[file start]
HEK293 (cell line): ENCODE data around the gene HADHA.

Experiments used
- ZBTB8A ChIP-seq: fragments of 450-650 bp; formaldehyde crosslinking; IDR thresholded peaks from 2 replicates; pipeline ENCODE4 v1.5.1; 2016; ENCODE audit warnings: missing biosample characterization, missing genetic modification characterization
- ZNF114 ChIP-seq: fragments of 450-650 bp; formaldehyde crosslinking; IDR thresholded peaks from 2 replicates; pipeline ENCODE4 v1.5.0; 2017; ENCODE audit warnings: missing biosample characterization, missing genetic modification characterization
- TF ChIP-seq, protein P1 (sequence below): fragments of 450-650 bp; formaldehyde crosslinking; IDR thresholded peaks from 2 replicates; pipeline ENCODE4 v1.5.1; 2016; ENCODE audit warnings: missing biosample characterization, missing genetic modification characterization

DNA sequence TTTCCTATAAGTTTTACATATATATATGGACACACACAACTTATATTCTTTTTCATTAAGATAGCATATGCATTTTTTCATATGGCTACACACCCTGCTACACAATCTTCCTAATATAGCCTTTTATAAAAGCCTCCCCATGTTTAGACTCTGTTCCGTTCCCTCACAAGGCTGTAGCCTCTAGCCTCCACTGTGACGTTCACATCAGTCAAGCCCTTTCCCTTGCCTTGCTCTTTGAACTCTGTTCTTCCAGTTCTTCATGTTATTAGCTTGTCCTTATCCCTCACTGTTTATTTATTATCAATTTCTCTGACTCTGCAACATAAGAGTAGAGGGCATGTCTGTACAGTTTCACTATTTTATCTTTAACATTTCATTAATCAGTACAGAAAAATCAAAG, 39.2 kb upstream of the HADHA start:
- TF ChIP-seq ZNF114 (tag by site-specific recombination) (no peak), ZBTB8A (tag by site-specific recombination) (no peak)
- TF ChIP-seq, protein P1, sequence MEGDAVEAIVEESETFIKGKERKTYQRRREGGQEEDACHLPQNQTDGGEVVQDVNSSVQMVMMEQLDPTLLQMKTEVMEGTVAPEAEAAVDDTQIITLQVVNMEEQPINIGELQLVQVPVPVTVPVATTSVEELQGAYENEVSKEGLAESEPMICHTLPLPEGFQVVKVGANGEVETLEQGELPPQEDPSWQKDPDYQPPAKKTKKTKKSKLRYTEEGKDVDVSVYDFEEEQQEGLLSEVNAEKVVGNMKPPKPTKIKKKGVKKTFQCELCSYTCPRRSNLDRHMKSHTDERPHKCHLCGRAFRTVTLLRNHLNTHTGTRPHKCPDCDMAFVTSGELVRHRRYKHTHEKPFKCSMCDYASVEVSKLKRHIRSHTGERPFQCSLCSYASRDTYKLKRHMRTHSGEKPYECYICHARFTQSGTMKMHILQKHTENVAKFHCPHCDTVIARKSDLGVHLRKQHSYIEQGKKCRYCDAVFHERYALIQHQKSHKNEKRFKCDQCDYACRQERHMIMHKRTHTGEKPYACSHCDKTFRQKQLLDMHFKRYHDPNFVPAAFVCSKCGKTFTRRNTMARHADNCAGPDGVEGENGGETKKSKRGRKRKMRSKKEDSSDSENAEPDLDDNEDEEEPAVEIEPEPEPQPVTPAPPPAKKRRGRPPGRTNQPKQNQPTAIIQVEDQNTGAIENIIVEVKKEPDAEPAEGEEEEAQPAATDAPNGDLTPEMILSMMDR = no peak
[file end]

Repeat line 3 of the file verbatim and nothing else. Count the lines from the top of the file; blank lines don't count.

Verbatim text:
- ZBTB8A ChIP-seq: fragments of 450-650 bp; formaldehyde crosslinking; IDR thresholded peaks from 2 replicates; pipeline ENCODE4 v1.5.1; 2016; ENCODE audit warnings: missing biosample characterization, missing genetic modification characterization